Digital is everywhere:
most of our records are now stored on a cloud; we use electronic personal assistants in our homes; we can buy groceries from our phone; and we can even talk to a doctor online. It seems inevitable that everything will soon be digital – but the question remains if online is always best.
When it comes to workplace learning, digital may seem the obvious way to go. You can connect your colleagues from different offices directly through the computer, avoiding the costs of transportation and lodging. You can ensure that all your employees, regardless of their time zone or location, get the same material. From both a time and a money perspective, switching to digital learning in your organization seems like a no-brainer. However, if something seems too good to be true, then it usually is.
Engagement is one of the cornerstones of effective learning. Learning doesn’t happen by osmosis, meaning that individuals don’t learn just by hearing or seeing information. In order to learn, people need to be engaged in their material and work actively to understand it. The more complex the material, the more this is true.
Engagement in the online classroom
The issue with online learning is that it is too easy for students to be disengaged. Even in the best of cases, it can be hard to hold student engagement in the classroom high: the instructor needs to be pedagogical and have a high EQ in order to properly gauge what the students know and adjust their lesson accordingly. If students feel that the subject matter is out of their grasp they will likely disengage and spend the rest of their time daydreaming instead of learning. The role of the instructor is therefore crucial to ensuring that the material matches the students and that engagement is high.
Online, the instructor can’t gauge the mood on the digital classroom – they can only send out information in hopes that the students understand. Even in the best online digital training, where instructors use forums to discuss ideas, or the training is made interactive through quizzes and polls, measuring student learning and engagement and adjusting accordingly is almost impossible.
What do classrooms have that online lacks?
Dialogue is one of the best ways to capture engagement – the instructor and learners should speak with each other and evaluate what they know and understand, where they have informational gaps, and where the class should start the learning process. Learners should be able to speak with each other, learn from one another, and go on a collective journey of discovery. By being in the same room as the learners, the instructor can facilitate an ongoing discussion and properly evaluate what the learners do and don’t know, thus being able to properly evaluate the level of the teachings.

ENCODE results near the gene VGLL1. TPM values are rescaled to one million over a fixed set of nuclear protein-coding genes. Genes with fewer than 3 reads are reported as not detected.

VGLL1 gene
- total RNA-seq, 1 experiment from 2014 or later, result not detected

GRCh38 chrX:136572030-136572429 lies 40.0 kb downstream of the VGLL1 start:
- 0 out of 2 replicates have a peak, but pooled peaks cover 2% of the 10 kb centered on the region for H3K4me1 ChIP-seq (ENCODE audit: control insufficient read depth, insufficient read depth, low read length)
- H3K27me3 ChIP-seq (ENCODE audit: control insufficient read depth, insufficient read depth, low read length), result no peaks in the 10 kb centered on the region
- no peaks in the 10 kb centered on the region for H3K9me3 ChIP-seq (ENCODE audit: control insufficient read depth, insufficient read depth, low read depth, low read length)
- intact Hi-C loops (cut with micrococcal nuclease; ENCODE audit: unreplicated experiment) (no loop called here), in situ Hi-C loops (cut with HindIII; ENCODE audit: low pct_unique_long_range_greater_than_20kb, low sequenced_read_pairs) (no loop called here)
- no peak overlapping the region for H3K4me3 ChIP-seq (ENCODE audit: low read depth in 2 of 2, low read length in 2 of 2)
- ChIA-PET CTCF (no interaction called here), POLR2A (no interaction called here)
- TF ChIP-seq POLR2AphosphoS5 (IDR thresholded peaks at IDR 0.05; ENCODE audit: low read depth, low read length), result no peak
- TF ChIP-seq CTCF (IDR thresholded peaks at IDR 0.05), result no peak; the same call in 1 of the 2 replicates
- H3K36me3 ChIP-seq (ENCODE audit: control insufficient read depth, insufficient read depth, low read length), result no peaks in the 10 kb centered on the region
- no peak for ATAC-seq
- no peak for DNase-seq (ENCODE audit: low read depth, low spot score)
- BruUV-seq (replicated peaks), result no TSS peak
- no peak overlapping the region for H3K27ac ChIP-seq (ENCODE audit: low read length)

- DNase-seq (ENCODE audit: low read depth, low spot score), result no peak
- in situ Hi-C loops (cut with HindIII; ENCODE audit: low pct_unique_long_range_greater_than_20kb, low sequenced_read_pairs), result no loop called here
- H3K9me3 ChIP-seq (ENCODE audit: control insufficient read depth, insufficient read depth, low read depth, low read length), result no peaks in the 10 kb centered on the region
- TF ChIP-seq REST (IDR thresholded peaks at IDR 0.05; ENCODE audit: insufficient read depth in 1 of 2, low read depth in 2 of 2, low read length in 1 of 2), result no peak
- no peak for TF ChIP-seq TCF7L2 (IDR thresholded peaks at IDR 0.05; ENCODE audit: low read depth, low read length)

If the material is too easy, students will find it boring and disengage. If the material is too difficult, learners will consider it to be out of their grasp and also disengage. Creating an engaged learning environment requires that the instructor can properly evaluate the learners’ capabilities, and this is best done in person.
But isn’t digital learning cheaper?
Though digital has many advantages, such as saving time and money for your company, there’s one big catch: your people likely won’t learn as much via online training as they would in person. When it comes to complex concepts like business finance, supply chain management, and managing change, in-person learning is best. It keeps the learners engaged, allowing them to maximize their learning and take their learnings back to the workplace. So, though digital learning may be a cheaper investment, you will likely also find that in many cases, the results of a purely digital workplace learning session are much lower than of an in-person training.
Celemi’s board-based experiential learning solutions are centered around working in teams, to maximize engagement and learning capacity. By working together with one of our expert facilitators, participants in our simulations make huge gains in their financial acumen and big-picture understanding of their company. By having participants work in teams to compete against each other in one room, we are able to leverage the energy of competition to leverage new understandings and breakthroughs in knowledge. We also offer digital solutions to compliment our classroom simulation experiences and maximize learning.
Contact us if you’d like to hear more about how Celemi’s business simulations can help you.